People say that the journey is more important than the destination. I know deep in my bones that that is true. Especially when I am my best self.
But every once in a while, my best self goes on vacation without letting me know. And an imposter I will call trying-to-be-my-best-self-but-not-being-able-to-right-now, takes over. The imposter tries to convince me that the destination is all that matters, and that I must run over myself to get there. At those times, simple ideas like these help me keep things in perspective.
Jokes told well.
A few years ago, I was terrible at telling jokes. T-E-R-R-I-B-L-E. The reaction I got most often when I told a joke (the long kind, not the one or two liners) was – silence. Followed by some sorry forced laughter, “ohhhh, I get it now,” a consoling hug from one of my sisters, or a pat on the back from a sympathetic listener. My friends teased me kindly about my joke-telling skills. And we laughed at my complete lack of ability to tell them. As far as joke-telling went, I was the joke.
Years of this later, I decided that I wanted to tell jokes well. So I set about investigating what my problem was. It wasn’t the jokes I was telling: people laughed when others told them. Something seemed to go awry when I delivered them. And I wanted to know what it was. So I sat a friend down and asked for advice. After all, he told jokes often. People, myself included, listened enthralled. And laughed gleefully afterwards. I wondered what his secret was.
This is what he told me. It’s not about the punch line, he said. It’s about the build up to the punch line. You have to tell a good story. You have to get people to like your story, and get them invested in it. To the point where they’re feeling (without knowing it) – this story is so good, how good is the punch line going to be? In anticipation of that sweet ending, they’re already giggling a little. You’re doing your work before you get to the punch line. So that success is in the bag when you get to it. The punch line just wraps the story up in a way. And although the point of telling a joke is to get to a punch line that makes people laugh, in some ways, it is least relevant to the process of telling a joke well.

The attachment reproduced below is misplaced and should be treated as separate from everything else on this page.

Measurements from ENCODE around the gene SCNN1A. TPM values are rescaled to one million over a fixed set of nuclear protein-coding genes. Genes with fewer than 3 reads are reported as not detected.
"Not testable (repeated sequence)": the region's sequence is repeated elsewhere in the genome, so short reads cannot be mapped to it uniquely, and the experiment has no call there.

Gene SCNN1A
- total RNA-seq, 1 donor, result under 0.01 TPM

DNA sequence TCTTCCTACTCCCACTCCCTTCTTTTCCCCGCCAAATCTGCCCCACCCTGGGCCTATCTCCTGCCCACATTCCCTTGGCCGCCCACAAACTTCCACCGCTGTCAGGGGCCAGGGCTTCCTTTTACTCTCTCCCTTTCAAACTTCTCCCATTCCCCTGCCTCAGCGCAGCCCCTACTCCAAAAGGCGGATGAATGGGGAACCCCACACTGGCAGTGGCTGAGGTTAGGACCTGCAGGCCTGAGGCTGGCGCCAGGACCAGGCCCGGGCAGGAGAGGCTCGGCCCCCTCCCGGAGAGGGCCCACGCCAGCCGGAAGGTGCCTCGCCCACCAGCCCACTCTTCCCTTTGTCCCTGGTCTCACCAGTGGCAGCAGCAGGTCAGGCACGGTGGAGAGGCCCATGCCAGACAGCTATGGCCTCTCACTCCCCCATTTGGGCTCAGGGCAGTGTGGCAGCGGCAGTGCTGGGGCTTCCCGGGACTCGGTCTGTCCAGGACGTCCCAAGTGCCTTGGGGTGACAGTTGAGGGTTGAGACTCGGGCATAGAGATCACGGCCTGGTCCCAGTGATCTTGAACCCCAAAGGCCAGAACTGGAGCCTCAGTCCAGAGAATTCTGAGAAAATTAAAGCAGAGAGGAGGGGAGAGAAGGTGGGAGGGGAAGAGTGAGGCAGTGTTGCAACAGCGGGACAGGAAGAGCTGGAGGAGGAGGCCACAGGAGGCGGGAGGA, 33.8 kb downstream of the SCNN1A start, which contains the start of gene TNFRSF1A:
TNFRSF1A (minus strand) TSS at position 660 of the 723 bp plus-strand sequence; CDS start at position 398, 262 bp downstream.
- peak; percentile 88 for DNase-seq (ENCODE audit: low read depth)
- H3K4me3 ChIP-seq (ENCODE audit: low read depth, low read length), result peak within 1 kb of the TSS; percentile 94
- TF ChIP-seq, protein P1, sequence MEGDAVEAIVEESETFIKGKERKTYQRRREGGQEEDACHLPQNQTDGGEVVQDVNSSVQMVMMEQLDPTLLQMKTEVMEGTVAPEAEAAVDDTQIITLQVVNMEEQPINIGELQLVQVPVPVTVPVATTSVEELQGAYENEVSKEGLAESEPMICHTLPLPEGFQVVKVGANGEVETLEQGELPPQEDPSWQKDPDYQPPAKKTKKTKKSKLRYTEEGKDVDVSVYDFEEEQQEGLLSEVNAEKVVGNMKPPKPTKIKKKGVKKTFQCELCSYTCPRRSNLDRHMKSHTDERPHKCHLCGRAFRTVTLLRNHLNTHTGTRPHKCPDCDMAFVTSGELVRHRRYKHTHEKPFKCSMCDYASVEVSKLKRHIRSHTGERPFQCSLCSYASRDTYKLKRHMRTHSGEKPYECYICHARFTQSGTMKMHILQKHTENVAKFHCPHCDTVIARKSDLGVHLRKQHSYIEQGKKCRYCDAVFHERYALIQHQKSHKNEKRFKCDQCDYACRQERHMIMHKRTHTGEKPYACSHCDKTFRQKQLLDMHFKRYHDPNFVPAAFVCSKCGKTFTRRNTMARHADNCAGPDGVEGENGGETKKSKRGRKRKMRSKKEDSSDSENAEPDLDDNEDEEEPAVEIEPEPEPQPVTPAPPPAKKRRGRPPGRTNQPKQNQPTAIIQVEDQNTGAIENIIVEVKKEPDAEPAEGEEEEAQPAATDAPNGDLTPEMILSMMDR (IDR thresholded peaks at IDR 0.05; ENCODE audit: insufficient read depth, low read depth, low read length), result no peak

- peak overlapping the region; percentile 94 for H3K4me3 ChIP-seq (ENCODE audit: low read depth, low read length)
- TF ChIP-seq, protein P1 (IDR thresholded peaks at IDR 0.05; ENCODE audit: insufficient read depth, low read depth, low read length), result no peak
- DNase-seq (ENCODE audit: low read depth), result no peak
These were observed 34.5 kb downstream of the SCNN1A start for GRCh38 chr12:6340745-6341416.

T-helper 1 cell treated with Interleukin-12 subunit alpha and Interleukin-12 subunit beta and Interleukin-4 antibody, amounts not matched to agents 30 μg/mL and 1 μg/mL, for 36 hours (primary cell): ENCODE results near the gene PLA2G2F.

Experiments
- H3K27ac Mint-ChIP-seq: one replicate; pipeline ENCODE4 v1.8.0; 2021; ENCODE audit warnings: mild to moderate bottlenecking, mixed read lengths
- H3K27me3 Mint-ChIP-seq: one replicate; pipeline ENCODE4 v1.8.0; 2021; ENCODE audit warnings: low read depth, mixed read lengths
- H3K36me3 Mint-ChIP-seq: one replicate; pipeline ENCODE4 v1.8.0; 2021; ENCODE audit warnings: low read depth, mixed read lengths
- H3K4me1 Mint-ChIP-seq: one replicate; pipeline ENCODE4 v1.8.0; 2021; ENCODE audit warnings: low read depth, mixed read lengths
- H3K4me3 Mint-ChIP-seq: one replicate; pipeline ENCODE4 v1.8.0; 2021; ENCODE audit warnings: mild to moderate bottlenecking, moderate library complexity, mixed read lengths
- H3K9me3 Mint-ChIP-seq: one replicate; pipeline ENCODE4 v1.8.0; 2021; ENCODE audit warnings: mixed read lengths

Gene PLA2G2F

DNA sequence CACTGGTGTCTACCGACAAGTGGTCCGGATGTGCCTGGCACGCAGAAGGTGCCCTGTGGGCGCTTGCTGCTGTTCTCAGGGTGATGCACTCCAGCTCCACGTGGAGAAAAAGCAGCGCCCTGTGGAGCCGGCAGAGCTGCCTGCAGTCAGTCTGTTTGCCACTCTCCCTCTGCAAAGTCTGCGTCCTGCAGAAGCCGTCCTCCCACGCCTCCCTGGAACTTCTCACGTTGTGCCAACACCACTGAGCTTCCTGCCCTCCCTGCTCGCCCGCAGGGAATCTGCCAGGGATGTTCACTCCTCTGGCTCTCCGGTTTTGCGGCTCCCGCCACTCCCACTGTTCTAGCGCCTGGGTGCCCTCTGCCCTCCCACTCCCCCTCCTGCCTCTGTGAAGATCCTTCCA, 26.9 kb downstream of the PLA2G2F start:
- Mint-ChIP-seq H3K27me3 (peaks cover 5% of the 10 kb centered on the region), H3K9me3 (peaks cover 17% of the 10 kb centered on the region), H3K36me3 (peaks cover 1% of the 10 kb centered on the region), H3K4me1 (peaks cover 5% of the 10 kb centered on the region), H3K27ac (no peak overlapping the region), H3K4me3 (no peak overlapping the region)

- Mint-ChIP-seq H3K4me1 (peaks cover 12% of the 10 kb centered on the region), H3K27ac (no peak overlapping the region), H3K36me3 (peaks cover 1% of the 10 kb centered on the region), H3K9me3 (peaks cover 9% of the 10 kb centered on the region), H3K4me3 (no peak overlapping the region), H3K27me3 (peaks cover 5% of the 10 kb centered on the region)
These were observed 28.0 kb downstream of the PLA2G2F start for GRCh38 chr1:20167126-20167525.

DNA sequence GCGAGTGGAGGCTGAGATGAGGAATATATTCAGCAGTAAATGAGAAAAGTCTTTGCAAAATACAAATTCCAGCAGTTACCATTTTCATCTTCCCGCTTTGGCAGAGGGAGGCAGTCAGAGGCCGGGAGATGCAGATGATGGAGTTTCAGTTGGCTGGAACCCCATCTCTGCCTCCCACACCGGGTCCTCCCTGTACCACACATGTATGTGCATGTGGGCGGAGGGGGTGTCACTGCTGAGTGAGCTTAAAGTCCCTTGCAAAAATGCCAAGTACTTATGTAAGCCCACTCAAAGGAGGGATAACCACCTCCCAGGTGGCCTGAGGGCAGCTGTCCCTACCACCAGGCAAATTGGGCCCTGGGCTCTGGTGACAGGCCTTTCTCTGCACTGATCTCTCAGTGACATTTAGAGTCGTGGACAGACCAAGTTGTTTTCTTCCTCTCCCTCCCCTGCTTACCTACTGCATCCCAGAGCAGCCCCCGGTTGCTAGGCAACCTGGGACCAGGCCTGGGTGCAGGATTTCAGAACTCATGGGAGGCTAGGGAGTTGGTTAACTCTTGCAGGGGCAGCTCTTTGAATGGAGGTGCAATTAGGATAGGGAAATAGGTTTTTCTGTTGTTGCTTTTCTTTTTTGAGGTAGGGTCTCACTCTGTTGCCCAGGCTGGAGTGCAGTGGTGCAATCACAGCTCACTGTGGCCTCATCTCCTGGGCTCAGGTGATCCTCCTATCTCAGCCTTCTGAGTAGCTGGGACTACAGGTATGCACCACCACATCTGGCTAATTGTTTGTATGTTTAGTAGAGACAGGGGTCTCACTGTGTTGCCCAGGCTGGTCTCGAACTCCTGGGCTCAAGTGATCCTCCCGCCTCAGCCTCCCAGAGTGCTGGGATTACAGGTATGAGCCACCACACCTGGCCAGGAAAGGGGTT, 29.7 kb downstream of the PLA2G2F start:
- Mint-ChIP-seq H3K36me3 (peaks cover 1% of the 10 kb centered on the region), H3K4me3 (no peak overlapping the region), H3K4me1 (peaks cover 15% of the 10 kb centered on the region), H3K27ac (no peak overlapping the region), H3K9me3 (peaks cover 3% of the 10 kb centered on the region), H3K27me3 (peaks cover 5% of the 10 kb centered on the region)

This was revolutionary to me. I had always believed that the punch line was the most important part. So I butchered the story. I rushed through it to get to the end. To get to the part where gratification would come. To the part where people would laugh. Except that they didn’t. It was like I had done everything right, but had somehow got everything wrong. I had rushed through the journey to get to the destination. And when I got there, it failed to satisfy.
If you’ve ever read a book to a child, you’ll know what I mean. Children don’t seem to care as much about what happens in the end, as they do about the experience of having a story read to them. They love the different voices, the growls, the animation, and the expressions we make as we read to them. The same is true for adults. We don’t read mysteries to find out whodunit. We read to experience the thrill of not knowing, but wanting to. It’s the best part.
Forsaking the enjoyment of the journey for the destination is like gulping down an exquisite meal with the sole purpose of filling your belly. And not tasting what you eat. At the end of the meal, you can’t understand why others liked it so much. It’s like skiing downhill with the goal of getting to the bottom. And forgetting that the thrill of the ride is what matters most. It’s like going on a road trip, but forgetting to enjoy the trip.
So, when the imposter trying-to-be-my-best-self-but-not-being-able-to-right-now takes over, I try to remind myself to enjoy the trip. To be present in it. To enjoy it. And to make the most of it. Because while destinations are worth striving for, some never arrive. The ones that do, don’t always look like we expect them to. A few bring what we hope they will. But even they sometimes lose their appeal, and are quickly replaced.
All we do know with certainty is that we are on this trip. And that we can choose to ignore it, or make the most of it. Everything else is just a mind trip.